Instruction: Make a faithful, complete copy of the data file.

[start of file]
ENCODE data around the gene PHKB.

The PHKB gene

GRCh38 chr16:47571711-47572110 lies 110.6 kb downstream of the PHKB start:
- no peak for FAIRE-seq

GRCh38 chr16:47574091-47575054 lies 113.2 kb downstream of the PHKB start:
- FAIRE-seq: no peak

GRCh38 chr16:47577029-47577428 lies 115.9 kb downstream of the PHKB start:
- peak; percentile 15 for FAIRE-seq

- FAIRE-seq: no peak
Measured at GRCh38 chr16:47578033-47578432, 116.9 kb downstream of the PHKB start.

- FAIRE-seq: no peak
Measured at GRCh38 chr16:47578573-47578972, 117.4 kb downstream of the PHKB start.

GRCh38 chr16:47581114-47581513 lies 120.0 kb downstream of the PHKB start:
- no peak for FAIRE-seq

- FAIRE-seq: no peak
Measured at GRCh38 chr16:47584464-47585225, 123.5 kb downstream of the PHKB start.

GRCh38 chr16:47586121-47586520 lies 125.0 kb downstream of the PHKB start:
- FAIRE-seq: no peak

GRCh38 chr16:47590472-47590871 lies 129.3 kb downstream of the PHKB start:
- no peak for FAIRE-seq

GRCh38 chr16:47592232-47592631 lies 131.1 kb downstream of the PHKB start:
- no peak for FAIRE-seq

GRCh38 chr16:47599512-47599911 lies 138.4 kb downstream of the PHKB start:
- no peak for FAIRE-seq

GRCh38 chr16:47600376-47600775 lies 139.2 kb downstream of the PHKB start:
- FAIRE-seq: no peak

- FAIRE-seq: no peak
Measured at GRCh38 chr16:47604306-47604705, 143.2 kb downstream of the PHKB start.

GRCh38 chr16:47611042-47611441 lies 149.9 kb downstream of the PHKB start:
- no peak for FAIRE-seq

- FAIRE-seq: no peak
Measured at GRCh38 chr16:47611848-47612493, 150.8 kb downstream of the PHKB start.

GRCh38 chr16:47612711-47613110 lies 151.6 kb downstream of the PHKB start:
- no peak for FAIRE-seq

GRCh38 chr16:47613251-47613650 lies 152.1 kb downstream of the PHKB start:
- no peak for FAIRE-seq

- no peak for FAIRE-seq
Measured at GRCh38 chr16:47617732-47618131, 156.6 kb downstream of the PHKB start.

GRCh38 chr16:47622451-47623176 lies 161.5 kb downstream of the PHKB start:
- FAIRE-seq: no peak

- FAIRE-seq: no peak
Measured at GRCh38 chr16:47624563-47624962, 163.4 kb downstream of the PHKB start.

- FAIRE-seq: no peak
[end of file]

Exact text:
ENCODE data around the gene PHKB.

The PHKB gene

GRCh38 chr16:47571711-47572110 lies 110.6 kb downstream of the PHKB start:
- no peak for FAIRE-seq

GRCh38 chr16:47574091-47575054 lies 113.2 kb downstream of the PHKB start:
- FAIRE-seq: no peak

GRCh38 chr16:47577029-47577428 lies 115.9 kb downstream of the PHKB start:
- peak; percentile 15 for FAIRE-seq

- FAIRE-seq: no peak
Measured at GRCh38 chr16:47578033-47578432, 116.9 kb downstream of the PHKB start.

- FAIRE-seq: no peak
Measured at GRCh38 chr16:47578573-47578972, 117.4 kb downstream of the PHKB start.

GRCh38 chr16:47581114-47581513 lies 120.0 kb downstream of the PHKB start:
- no peak for FAIRE-seq

- FAIRE-seq: no peak
Measured at GRCh38 chr16:47584464-47585225, 123.5 kb downstream of the PHKB start.

GRCh38 chr16:47586121-47586520 lies 125.0 kb downstream of the PHKB start:
- FAIRE-seq: no peak

GRCh38 chr16:47590472-47590871 lies 129.3 kb downstream of the PHKB start:
- no peak for FAIRE-seq

GRCh38 chr16:47592232-47592631 lies 131.1 kb downstream of the PHKB start:
- no peak for FAIRE-seq

GRCh38 chr16:47599512-47599911 lies 138.4 kb downstream of the PHKB start:
- no peak for FAIRE-seq

GRCh38 chr16:47600376-47600775 lies 139.2 kb downstream of the PHKB start:
- FAIRE-seq: no peak

- FAIRE-seq: no peak
Measured at GRCh38 chr16:47604306-47604705, 143.2 kb downstream of the PHKB start.

GRCh38 chr16:47611042-47611441 lies 149.9 kb downstream of the PHKB start:
- no peak for FAIRE-seq

- FAIRE-seq: no peak
Measured at GRCh38 chr16:47611848-47612493, 150.8 kb downstream of the PHKB start.

GRCh38 chr16:47612711-47613110 lies 151.6 kb downstream of the PHKB start:
- no peak for FAIRE-seq

GRCh38 chr16:47613251-47613650 lies 152.1 kb downstream of the PHKB start:
- no peak for FAIRE-seq

- no peak for FAIRE-seq
Measured at GRCh38 chr16:47617732-47618131, 156.6 kb downstream of the PHKB start.

GRCh38 chr16:47622451-47623176 lies 161.5 kb downstream of the PHKB start:
- FAIRE-seq: no peak

- FAIRE-seq: no peak
Measured at GRCh38 chr16:47624563-47624962, 163.4 kb downstream of the PHKB start.

- FAIRE-seq: no peak